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York v. Longlands Plantation

Court of Appeals of South Carolina

June 6, 2018

Tyrone York, as personal representative for Timothy York (Deceased), Shirley York, and Yvonne Burns, Plaintiffs,
v.
Longlands Plantation a.k.a Knollwood, Inc., and Companion Property and Casualty Group, Respondents. Of Whom Yvonne Burns is the Appellant, And, Shirley York is a Respondent, Appellate Case No. 2016-000258

          Heard April 18, 2018

          Appeal From The Workers' Compensation Commission

          William E. Jenkinson, III, and John Thomas Thompson, both of Jenkinson, Jarrett & Kellahan, P.A., of Kingstree, for Appellant.

          Ann McCrowey Mickle, of Mickle & Bass, LLC, and Blake A. Hewitt, of Bluestein Thompson Sullivan, LLC, both of Columbia, for Respondent Shirley York; and Helen F. Hiser, of Mount Pleasant, and Jonathan Brandon Hylton, of Florence, both of McAngus Goudelock & Courie, LLC, for Respondent Longlands Plantation.

          LOCKEMY, C.J.

         Yvonne Burns appeals the order of the Appellate Panel of the South Carolina Workers' Compensation Commission (Appellate Panel) denying her claim for death benefits. We reverse and remand.

         FACTS/PROCEDURAL BACKGROUND

         Timothy York died in a work-related accident on August 26, 2013, when his boat capsized on a pond at Longlands Plantation while he was working within the course and scope of his employment with Knollwood, Inc.

         In January 2014, Tyrone York, Timothy's brother and the personal representative of his estate, filed a Form 52 notice of a claim for death benefits and requested a hearing. A hearing was held before the single commissioner in June 2014 to determine the beneficiary of Timothy's statutory benefits. At the hearing, Tyrone sought workers' compensation benefits on behalf of Timothy's mother, Shirley York, as Timothy's next of kin under section 42-9-140(B) of the South Carolina Code (2015). Yvonne Burns sought benefits for herself as Timothy's common law wife under section 42-9-110 of the South Carolina Code (2015); or alternatively, as a dependent under sections 42-9-120 or 42-9-130 of the South Carolina Code (2015).

         In June 2015, the single commissioner found Shirley entitled to the full sum of death benefits allowable under the Workers' Compensation Act (the Act)[1]. The single commissioner held the preponderance of the testimony did not support a finding Timothy and Yvonne had a common law marriage. The single commissioner found Timothy and Yvonne "lived together off and on in a tumultuous relationship characterized by separations resulting from either alcohol consumption or arguments regarding finances." In finding Yvonne failed to prove the existence of a common law marriage, the single commissioner relied heavily on (1) the conflicting testimony from family and friends as to whether Timothy and Yvonne planned to get married; (2) Yvonne's testimony she never told her son of any plans to marry Timothy; (3) Yvonne's testimony the couple had not formalized any plans for a wedding; (4) Timothy and Yvonne's individual tax returns indicating they were single without any dependents; and (5) Yvonne's failure to contribute to Timothy's funeral expenses.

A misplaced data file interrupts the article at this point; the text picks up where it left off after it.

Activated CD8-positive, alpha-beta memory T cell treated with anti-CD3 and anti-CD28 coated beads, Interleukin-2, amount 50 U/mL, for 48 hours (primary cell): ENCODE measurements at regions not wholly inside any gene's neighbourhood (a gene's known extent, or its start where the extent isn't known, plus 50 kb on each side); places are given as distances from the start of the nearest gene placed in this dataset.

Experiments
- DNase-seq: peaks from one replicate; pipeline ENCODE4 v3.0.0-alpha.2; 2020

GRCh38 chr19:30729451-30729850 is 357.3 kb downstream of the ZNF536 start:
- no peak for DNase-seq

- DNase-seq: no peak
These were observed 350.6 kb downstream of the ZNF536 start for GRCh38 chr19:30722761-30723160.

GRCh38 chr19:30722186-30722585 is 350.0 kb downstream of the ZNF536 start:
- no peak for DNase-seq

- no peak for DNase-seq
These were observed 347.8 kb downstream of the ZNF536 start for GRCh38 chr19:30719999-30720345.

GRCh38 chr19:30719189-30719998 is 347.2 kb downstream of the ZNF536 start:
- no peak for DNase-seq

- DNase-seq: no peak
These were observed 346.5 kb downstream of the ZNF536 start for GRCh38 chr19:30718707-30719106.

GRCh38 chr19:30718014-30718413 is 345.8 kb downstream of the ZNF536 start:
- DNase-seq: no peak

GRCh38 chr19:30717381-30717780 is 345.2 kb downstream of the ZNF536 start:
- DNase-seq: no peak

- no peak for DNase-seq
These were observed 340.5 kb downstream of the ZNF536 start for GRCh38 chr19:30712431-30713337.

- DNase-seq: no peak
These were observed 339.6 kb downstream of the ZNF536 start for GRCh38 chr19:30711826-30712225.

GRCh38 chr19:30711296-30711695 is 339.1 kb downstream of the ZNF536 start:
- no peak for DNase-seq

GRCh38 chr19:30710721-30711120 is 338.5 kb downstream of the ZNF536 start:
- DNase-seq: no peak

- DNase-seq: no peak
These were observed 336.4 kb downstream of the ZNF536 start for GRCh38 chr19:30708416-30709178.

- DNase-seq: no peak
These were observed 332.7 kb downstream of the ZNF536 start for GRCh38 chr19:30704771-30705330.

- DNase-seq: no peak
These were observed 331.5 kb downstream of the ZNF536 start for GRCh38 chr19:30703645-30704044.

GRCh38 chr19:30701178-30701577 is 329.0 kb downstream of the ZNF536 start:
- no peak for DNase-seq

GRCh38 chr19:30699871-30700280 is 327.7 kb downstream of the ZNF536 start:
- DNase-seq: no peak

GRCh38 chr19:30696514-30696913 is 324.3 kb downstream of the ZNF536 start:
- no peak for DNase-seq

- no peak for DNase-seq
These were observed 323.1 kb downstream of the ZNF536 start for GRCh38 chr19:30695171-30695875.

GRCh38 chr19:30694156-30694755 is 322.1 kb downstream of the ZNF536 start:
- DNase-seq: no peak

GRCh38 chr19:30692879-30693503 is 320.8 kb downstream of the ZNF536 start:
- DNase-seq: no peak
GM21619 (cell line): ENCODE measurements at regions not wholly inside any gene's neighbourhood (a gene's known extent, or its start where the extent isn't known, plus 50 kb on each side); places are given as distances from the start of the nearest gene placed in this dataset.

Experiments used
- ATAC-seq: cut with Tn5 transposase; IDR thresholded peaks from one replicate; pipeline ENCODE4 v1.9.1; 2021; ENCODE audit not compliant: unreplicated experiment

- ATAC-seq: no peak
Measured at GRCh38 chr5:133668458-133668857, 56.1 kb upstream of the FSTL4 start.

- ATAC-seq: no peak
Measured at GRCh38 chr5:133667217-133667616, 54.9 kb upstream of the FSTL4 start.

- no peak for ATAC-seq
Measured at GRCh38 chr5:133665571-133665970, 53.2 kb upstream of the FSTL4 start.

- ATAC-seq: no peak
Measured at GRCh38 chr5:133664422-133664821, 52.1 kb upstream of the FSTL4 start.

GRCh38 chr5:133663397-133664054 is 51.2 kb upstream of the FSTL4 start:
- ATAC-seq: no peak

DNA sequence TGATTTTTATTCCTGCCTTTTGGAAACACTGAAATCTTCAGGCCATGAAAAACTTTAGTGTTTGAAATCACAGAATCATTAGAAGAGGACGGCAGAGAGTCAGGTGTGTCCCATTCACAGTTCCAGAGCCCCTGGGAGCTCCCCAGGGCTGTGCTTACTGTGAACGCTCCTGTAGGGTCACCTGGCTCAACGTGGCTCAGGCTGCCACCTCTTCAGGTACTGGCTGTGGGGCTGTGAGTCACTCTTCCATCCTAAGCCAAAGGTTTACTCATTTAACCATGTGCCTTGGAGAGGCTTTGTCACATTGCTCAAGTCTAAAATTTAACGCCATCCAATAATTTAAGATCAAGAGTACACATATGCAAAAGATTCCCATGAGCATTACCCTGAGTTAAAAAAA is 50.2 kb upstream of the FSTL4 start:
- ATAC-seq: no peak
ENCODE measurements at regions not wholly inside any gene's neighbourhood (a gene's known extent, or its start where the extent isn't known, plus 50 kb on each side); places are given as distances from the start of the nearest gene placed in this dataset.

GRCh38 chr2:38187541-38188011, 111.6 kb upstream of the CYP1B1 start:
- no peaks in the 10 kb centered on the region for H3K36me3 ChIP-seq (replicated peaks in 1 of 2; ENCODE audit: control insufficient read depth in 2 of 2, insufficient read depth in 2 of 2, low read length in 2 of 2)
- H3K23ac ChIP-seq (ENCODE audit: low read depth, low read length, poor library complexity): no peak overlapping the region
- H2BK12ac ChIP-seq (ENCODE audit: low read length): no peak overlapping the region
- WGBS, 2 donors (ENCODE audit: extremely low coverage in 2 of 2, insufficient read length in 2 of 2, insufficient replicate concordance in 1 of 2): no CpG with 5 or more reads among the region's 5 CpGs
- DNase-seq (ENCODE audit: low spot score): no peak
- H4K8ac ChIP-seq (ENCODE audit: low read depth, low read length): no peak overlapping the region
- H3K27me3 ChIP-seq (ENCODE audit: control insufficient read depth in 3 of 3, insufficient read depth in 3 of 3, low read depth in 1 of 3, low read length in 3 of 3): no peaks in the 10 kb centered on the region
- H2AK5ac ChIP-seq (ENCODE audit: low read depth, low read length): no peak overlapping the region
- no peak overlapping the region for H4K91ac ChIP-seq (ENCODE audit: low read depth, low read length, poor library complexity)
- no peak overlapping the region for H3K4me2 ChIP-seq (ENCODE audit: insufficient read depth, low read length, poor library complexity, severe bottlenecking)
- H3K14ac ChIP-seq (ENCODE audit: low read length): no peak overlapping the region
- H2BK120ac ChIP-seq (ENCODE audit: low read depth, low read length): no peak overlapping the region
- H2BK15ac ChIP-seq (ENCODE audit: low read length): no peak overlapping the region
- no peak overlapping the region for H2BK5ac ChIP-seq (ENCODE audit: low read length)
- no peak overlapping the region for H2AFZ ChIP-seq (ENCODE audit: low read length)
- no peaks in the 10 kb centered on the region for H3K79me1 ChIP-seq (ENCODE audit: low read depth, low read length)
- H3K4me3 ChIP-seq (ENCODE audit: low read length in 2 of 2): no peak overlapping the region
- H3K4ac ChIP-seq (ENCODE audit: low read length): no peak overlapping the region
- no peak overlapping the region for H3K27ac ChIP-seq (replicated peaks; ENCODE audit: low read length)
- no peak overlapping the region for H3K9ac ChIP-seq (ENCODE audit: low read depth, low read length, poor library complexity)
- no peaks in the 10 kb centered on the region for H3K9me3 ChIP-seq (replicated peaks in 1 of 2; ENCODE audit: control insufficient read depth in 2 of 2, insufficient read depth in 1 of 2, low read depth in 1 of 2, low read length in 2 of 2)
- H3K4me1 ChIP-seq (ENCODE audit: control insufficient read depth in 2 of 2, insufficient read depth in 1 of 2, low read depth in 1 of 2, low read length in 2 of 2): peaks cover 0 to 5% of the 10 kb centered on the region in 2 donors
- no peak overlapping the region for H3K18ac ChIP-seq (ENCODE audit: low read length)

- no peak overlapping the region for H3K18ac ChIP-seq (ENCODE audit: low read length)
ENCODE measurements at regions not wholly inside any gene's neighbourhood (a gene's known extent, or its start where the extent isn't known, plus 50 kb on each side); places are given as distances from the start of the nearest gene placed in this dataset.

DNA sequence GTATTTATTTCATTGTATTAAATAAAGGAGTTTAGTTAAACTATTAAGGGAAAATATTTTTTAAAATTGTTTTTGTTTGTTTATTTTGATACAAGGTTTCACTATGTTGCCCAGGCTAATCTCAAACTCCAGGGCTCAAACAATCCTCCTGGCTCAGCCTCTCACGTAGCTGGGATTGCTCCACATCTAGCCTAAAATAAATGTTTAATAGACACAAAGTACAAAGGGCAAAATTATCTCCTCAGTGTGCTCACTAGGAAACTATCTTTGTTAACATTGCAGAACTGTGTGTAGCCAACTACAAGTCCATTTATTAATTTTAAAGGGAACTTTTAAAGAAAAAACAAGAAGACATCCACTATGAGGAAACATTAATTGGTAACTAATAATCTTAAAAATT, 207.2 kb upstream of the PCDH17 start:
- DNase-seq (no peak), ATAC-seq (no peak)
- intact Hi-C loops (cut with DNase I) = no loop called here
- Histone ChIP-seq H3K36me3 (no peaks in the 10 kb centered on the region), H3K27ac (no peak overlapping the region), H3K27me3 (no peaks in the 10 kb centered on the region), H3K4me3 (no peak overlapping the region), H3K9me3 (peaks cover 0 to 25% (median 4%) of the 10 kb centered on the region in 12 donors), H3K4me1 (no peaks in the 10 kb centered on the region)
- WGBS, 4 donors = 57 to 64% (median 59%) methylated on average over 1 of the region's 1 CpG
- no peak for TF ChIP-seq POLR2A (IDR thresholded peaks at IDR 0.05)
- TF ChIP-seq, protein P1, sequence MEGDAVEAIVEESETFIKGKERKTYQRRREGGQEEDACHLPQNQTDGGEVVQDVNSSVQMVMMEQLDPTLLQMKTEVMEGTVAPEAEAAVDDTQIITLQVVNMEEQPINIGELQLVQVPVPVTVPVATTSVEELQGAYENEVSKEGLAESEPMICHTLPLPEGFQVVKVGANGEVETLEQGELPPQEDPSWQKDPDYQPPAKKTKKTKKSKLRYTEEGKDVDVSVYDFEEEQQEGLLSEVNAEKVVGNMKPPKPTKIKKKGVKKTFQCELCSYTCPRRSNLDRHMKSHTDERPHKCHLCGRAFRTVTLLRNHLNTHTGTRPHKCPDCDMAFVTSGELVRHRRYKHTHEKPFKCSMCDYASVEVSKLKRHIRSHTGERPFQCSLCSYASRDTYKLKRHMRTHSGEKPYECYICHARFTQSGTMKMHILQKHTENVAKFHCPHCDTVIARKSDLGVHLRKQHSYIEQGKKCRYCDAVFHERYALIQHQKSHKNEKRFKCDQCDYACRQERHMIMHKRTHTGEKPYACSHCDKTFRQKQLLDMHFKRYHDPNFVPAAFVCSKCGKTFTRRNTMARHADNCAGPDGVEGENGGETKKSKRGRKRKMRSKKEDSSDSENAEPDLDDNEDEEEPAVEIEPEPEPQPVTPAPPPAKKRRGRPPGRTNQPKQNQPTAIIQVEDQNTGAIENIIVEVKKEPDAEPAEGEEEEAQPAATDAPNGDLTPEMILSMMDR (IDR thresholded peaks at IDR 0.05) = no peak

The single commissioner further held that although Yvonne's financial dependency on Timothy was greater than Shirley's, such financial dependence was not determinative of the outcome of the case. The single commissioner noted South Carolina's statutory prohibition against fornication and cited Day v. Day, 216 S.C. 334, 58 S.E.2d 83 (1950), as dispositive. The Day court held "it was not the intention of the legislature to permit a woman to be classed and considered as a dependent within the meaning of [the] Act who lives in [an] illicit relationship with a man to whom she is not legally married." Id. at 345, 58 S.E.2d at 88. The single commissioner held, as our supreme court held in Day, an individual cannot be a dependent if he or she is in an illicit relationship, and if the legislature intended to sanction an illicit relationship as constituting a basis for dependency, a provision for such would have been made in the Act.

         Yvonne subsequently appealed the single commissioner's order to the Appellate Panel. The Appellate Panel affirmed the single commissioner's order in full on January 20, 2016. This appeal followed.

         STANDARD OF REVIEW

         "The South Carolina Administrative Procedures Act establishes the substantial evidence standard for judicial review of decisions by the [Appellate Panel]." Murphy v. Owens Corning, 393 S.C. 77, 81, 710 S.E.2d 454, 456 (Ct. App. 2011). "Under the substantial evidence standard of review, this court may not substitute its judgment for that of the [Appellate Panel] as to the weight of the evidence on questions of fact, but may reverse whe[n] the decision is affected by an error of law." Id. at 81-82, 710 S.E.2d at 456. "Substantial evidence is not a mere scintilla of evidence, nor the evidence viewed blindly from one side of the case, but is evidence [that], considering the record as a whole, would allow reasonable minds to reach the conclusion the administrative agency reached in order to justify its action." Taylor v. S.C. Dep't of Motor Vehicles, 368 S.C. 33, 36, 627 S.E.2d 751, 752 (Ct. App. 2006) (quoting S.C. Dep't of Motor Vehicles v. Nelson, 364 S.C. 514, 519, 613 S.E.2d 544, 547 (2005)). "The mere possibility of drawing ...


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